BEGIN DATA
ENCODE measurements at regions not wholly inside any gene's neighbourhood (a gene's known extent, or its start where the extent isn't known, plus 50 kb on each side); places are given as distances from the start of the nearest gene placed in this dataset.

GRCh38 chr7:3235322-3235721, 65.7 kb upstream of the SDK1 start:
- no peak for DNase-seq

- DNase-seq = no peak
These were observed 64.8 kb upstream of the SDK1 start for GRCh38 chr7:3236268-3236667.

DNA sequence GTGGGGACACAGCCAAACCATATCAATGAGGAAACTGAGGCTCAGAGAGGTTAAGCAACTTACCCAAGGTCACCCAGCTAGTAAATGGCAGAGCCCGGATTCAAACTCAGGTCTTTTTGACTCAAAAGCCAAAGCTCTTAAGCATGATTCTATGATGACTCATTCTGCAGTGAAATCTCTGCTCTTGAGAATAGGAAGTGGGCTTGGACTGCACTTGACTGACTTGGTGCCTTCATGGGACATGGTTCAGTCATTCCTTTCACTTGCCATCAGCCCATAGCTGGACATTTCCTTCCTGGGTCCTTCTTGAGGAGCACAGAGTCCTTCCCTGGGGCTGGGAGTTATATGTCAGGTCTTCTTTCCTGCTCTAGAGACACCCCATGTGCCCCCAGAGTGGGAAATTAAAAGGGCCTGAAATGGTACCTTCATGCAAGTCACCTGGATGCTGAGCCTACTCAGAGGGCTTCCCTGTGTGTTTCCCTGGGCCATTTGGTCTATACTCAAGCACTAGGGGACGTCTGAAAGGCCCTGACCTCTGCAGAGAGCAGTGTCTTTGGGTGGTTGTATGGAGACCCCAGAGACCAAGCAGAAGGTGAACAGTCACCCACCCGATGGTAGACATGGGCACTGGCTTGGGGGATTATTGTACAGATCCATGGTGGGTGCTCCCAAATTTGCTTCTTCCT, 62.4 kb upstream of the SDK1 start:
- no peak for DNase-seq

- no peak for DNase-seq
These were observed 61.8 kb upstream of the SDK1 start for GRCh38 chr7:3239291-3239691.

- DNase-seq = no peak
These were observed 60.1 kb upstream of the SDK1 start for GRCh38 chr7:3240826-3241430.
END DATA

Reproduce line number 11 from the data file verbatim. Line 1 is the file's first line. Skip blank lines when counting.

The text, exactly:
These were observed 60.1 kb upstream of the SDK1 start for GRCh38 chr7:3240826-3241430.